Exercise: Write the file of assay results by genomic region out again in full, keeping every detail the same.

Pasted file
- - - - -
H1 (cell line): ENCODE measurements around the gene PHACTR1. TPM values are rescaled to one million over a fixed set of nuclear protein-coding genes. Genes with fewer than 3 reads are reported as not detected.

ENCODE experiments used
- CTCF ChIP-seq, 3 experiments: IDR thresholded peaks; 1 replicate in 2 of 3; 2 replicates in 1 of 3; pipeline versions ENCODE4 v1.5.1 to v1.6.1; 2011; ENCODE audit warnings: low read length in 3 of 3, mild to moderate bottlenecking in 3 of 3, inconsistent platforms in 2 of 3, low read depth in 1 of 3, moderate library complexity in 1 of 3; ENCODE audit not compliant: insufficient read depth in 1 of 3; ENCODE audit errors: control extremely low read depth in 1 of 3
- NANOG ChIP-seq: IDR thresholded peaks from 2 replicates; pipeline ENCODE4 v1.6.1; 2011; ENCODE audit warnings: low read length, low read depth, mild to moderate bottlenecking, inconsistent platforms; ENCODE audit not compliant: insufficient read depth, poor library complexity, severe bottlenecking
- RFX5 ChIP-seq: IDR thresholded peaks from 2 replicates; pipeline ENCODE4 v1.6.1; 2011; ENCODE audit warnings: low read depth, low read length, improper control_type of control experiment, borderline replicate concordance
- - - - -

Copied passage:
H1 (cell line): ENCODE measurements around the gene PHACTR1. TPM values are rescaled to one million over a fixed set of nuclear protein-coding genes. Genes with fewer than 3 reads are reported as not detected.

ENCODE experiments used
- CTCF ChIP-seq, 3 experiments: IDR thresholded peaks; 1 replicate in 2 of 3; 2 replicates in 1 of 3; pipeline versions ENCODE4 v1.5.1 to v1.6.1; 2011; ENCODE audit warnings: low read length in 3 of 3, mild to moderate bottlenecking in 3 of 3, inconsistent platforms in 2 of 3, low read depth in 1 of 3, moderate library complexity in 1 of 3; ENCODE audit not compliant: insufficient read depth in 1 of 3; ENCODE audit errors: control extremely low read depth in 1 of 3
- NANOG ChIP-seq: IDR thresholded peaks from 2 replicates; pipeline ENCODE4 v1.6.1; 2011; ENCODE audit warnings: low read length, low read depth, mild to moderate bottlenecking, inconsistent platforms; ENCODE audit not compliant: insufficient read depth, poor library complexity, severe bottlenecking
- RFX5 ChIP-seq: IDR thresholded peaks from 2 replicates; pipeline ENCODE4 v1.6.1; 2011; ENCODE audit warnings: low read depth, low read length, improper control_type of control experiment, borderline replicate concordance